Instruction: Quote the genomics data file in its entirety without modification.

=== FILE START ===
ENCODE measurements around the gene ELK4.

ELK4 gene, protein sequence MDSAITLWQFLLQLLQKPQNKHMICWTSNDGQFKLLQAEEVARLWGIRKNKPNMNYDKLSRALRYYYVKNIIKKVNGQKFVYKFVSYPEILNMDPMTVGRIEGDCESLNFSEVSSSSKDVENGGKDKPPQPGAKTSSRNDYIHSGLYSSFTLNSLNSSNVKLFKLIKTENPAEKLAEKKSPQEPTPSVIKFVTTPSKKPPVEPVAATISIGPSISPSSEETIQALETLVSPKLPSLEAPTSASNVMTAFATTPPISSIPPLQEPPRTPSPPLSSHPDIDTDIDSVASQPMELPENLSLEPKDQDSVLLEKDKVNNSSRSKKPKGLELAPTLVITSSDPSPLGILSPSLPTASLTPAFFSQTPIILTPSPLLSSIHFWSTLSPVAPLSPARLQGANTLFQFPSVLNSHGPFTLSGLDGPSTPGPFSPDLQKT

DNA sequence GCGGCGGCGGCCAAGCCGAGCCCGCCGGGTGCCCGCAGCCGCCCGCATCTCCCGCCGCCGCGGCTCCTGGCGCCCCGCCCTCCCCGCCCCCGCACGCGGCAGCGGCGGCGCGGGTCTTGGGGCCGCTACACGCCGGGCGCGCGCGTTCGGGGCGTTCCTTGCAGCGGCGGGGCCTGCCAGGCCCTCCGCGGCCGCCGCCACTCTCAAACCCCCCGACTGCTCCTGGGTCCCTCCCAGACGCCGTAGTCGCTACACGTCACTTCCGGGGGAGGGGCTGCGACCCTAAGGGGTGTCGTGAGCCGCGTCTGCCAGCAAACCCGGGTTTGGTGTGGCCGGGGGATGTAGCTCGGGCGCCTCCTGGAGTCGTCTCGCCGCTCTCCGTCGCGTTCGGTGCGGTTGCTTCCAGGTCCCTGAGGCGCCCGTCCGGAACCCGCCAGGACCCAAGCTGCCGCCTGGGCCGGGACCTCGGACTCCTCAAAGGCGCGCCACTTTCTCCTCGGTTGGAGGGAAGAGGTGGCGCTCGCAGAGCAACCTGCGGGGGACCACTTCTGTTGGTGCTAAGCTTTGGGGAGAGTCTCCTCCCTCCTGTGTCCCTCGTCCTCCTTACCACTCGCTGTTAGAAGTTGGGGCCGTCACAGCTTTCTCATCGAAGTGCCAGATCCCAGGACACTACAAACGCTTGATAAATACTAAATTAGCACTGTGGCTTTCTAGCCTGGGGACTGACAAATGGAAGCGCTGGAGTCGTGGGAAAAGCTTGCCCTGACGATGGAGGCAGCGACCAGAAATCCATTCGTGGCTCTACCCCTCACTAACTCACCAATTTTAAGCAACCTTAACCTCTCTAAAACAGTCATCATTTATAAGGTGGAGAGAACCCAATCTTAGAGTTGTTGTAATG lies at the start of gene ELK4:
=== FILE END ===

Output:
ENCODE measurements around the gene ELK4.

ELK4 gene, protein sequence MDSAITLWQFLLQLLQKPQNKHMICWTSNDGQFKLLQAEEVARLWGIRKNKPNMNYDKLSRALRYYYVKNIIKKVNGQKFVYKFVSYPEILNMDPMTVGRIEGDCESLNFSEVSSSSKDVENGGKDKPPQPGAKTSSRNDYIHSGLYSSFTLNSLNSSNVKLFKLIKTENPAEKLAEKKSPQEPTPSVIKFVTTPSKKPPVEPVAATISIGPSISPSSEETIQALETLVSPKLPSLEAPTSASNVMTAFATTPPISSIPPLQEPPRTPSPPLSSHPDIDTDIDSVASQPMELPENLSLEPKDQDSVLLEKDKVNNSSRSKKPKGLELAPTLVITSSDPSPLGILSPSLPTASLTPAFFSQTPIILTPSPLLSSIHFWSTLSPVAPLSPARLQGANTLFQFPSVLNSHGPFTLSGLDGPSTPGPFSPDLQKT

DNA sequence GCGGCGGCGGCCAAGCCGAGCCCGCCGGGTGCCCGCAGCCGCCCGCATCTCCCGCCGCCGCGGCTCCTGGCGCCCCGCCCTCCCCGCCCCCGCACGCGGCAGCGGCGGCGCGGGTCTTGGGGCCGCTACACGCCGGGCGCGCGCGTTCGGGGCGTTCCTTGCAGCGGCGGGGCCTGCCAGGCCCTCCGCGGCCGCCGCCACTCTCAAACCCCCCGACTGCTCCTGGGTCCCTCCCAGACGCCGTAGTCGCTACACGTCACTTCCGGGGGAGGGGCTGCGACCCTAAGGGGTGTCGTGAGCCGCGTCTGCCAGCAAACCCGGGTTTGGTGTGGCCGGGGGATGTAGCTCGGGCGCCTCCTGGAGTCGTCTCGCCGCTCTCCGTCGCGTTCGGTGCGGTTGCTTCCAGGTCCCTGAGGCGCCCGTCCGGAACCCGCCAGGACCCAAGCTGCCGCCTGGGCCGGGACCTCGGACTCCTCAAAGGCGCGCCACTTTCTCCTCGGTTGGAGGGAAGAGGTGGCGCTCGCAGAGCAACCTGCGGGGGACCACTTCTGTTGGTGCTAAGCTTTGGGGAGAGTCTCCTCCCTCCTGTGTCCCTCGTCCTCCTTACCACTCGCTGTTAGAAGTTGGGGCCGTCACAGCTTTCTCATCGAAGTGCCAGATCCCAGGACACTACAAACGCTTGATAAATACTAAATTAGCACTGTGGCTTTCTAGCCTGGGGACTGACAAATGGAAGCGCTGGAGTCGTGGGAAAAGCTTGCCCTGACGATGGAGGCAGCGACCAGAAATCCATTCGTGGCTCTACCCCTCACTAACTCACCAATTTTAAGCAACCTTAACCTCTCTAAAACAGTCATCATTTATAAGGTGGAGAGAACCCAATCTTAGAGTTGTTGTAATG lies at the start of gene ELK4: